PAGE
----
George Sigerson

From Wikipedia, the free encyclopedia
Sigerson, circa 1922.

George Sigerson (11 January 1836 – 17 February 1925) was an Irish physician, scientist, writer, politician and poet. He was a leading light in the Irish Literary Revival of the late 19th century in Ireland.[1]

Doctor and scientist

Sigerson was born at Holy Hill, near Strabane in County Tyrone, the son of William and Nancy (née Neilson) Sigerson. He had had three brothers James, John and William, and three sisters, Ellen, Jane and Mary Ann. He attended Letterkenny Academy but was sent by his father, William, who developed the spade mill and who played an active role in the development of Artigarvan, to complete his education in France.[where?][2]

He studied medicine at the Queen's College, Galway, and Queen's College, Cork, and took his degree in 1859. He then went to Paris where he spent some time studying under Charcot and Duchenne at the Salpêtrière; a fellow-student was Sigmund Freud.[2]Sigerson published successful translations of Charcot's Clinical Lectures in 1877 and 1881.

He returned to Ireland and opened a practice in Dublin, specializing as a neurologist. He continued to visit France annually to study under Charcot. His patients included Maud Gonne, Austin Clarke and Nora Barnacle. He lectured on medicine at the Catholic University of Ireland. He was professor of zoology and later botany at the University College Dublin.[2]

Cultural nationalist

While a student he taught himself Irish and made the acquaintance of Charles Kickham and John O'Leary.[2]

His first book, The Poets and Poetry of Munster, appeared in 1860. He was actively involved in political journalism for many years, writing for The Nation. Sigerson and his wife Hester were by now among the dominant figures of the Gaelic Revival. They frequently held Sunday evening salons at their Dublin home, No. 3 Clare St, to which artists, intellectuals and rebels alike attended, including O'Leary, Yeats, Patrick Pearse, Roger Casement and 1916 signatory Thomas MacDonagh. Sigerson was a co-founder of the Feis Ceoil and President of the National Literary Society from 1893 until his death.[2] His daughter, Dora, was a poet who was also involved in the Irish literary revival.

Nominated for a twelve year term, to the first Senate of the Irish Free State,[3] Sigerson briefly served as the first chairman on 11–12 December 1922 before the election of Lord Glenavy.[4] On 18 February 1925, the day after his death, the Senate paid tribute to him.[5]

GAA supporter

The Sigerson Cup, the top division of third level Gaelic Football competition in Ireland is named in his honour. Sigerson donated the salary from his post at UCD so that a trophy could be purchased for the competition. In 2009, he was named in the Sunday Tribune's list of the "125 Most Influential People In GAA History". The cup was first presented in 1911, with the inaugural winners being UCD.[1]

Death

George Sigerson died at his home in 3 Clare Street, Dublin, on 17 February 1925, aged 89, after a short illness.[6] He was predeceased by his wife, Hester (née Varian), whom he married at St. Mary's Pro-Cathedral, Marlborough Street, Dublin, on 1 December 1861 in Dublin. She died in 1898. The couple had four children. One of these, William, predeceased both parents; two others (George Patrick and the poet and sculptor Dora Maria) would predecease their father. Only one of George and Hester Sigerson's children, Anna Hester, outlived them both.[2][7]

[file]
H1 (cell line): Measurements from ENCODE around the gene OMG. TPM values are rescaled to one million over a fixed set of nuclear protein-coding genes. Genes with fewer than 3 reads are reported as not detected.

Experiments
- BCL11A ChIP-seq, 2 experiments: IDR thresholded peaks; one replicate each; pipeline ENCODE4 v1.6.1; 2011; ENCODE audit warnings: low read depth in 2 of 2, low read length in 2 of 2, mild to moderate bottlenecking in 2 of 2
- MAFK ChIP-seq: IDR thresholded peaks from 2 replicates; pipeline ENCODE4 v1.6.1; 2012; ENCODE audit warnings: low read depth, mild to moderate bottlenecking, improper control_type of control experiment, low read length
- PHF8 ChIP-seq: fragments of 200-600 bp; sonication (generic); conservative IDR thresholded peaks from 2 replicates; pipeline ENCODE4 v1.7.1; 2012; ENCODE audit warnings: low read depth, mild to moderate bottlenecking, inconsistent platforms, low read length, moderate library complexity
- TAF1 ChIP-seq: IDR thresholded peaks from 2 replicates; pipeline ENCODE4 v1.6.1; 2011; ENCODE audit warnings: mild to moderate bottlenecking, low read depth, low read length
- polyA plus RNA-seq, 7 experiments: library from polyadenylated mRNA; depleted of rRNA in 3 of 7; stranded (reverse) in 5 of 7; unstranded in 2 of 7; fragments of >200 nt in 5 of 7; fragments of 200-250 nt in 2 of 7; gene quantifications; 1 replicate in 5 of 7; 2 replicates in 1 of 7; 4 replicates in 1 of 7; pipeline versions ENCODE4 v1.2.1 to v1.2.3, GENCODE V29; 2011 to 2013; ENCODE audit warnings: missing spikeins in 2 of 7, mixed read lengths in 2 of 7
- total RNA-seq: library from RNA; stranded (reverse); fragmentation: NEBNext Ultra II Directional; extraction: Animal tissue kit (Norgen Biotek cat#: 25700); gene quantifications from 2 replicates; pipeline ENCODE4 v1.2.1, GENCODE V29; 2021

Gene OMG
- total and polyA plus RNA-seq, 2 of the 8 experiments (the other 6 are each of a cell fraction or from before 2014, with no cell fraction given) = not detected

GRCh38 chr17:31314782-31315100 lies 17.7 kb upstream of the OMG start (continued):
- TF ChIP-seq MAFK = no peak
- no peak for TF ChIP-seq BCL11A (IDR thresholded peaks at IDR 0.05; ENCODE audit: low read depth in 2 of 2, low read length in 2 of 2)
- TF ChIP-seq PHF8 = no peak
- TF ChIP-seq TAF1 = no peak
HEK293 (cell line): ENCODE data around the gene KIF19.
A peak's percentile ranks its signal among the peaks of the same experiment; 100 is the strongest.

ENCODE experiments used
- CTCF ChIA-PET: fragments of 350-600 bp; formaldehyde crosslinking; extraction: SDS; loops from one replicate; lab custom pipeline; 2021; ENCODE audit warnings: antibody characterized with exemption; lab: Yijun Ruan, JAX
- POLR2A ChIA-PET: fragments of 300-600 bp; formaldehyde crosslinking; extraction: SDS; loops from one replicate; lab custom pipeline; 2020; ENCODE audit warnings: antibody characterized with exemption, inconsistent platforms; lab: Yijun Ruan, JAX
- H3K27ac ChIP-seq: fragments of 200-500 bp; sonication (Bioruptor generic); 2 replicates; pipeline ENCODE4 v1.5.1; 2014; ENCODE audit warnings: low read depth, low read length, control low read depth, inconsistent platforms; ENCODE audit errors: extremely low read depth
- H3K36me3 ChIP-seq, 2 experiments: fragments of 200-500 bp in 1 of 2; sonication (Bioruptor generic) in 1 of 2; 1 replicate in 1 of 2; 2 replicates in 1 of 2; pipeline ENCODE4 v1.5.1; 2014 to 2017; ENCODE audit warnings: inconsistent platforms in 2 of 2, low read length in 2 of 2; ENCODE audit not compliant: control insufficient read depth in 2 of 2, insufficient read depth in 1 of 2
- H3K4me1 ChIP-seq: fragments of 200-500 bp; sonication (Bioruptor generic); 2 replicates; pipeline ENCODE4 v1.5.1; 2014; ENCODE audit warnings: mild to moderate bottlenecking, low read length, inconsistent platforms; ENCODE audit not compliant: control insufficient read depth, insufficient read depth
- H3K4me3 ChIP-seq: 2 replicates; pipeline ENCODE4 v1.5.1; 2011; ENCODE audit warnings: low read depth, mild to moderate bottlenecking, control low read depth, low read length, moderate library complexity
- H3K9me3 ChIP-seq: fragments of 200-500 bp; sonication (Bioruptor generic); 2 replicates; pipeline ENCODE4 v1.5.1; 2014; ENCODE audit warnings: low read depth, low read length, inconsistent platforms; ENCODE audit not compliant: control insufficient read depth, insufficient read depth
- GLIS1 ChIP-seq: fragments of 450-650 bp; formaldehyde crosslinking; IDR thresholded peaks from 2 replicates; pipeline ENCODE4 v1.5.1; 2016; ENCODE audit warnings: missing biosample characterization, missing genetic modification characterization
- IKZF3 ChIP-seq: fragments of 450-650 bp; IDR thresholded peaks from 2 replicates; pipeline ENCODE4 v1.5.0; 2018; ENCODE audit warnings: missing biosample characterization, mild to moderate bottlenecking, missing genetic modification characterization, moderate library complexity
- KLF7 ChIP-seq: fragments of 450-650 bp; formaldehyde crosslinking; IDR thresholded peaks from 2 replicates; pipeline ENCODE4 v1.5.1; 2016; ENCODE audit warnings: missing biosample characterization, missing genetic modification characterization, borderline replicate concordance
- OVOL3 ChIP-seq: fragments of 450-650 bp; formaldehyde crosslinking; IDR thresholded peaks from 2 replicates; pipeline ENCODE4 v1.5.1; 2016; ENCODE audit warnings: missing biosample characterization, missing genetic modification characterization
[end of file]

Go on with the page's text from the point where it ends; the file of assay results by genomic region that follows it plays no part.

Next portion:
Partial bibliography

  • The Poets and Poetry of Munster (1860)
  • Cannabiculture in Ireland; its profit and possibility (1866)
  • Modern Ireland (1869)
  • Political prisoners at home and abroad
  • On the need for village hospitals in Ireland
  • Celtic influence on the evolution of rimed hymns
  • The advantages of Ambidexterity
  • Discovery of fish remains in the alluvial clay of the River Foyle
  • Bards of the Gael and Gall (1897)
  • Fare Thee Well Enniskillen, trad., adapted by George Sigerson, (1894).[8]
  • The Mountains of Pomeroy by George Sigerson.[9]

Further reading

  • Curran, C. P. (1970). Under the Receding Wave. Dublin: Gill and MacMillan. ISBN 0-7171-0276-9. 
  • McGilloway, K., George Sigerson: Poet, Patriot Scientist and Scholar, Ulster Historical Foundation, 2011[10]

References

  1. ^ a b McEvoy, Enda; Kieran Shannon; Dave Hannigan (4 January 2009). "125 Most Influential People in GAA History". Sunday Tribune. Archived from the original on 9 August 2009. Retrieved 7 July 2015. 
  2. ^ a b c d e f Boylan, Henry (1998). A Dictionary of Irish Biography, 3rd Edition. Dublin: Gill and MacMillan. p. 401. ISBN 0-7171-2945-4. 
  3. ^ "Dr. George Sigerson". Oireachtas Members Database. Retrieved 16 January 2016. 
  4. ^ Election of temporary chairman, Seanad Éireann - Volume 1 - 11 December 1922, historical-debates.oireachtas.ie; accessed 7 July 2015.
  5. ^ Seanad Éireann - Volume 4 - 18 February 1925 DEATH OF SENATOR SIGERSON, oireachtas-debates.gov.ie:80/S/0004/S.0004.192502180002.html; accessed 7 July 2015.
  6. ^ Prtofile, newulsterbiography.co.uk; accessed 8 July 2015.
  7. ^ Profile (with dates of birth and death of children), findagrave.com; accessed 8 July 2015.
  8. ^ The Enniskillen Draggons Lyrics and Chords Irish Folk Songs.
  9. ^ Dr George Sigerson 90th Anniversary Tyrone GAA Website
  10. ^ "Magazine: Sigerson book reveals genius of young Irish state". Lastfm.biz. Archived from the original on 21 July 2011. Retrieved 15 August 2011. 

External links

Retrieved from "https://en.wikipedia.org/w/index.php?title=George_Sigerson&oldid=813074293"
This content was retrieved from Wikipedia : http://en.wikipedia.org/wiki/George_Sigerson
This page is based on the copyrighted Wikipedia article "George Sigerson"; it is used under the Creative Commons Attribution-ShareAlike 3.0 Unported License (CC-BY-SA). You may redistribute it, verbatim or modified, providing that you comply with the terms of the CC-BY-SA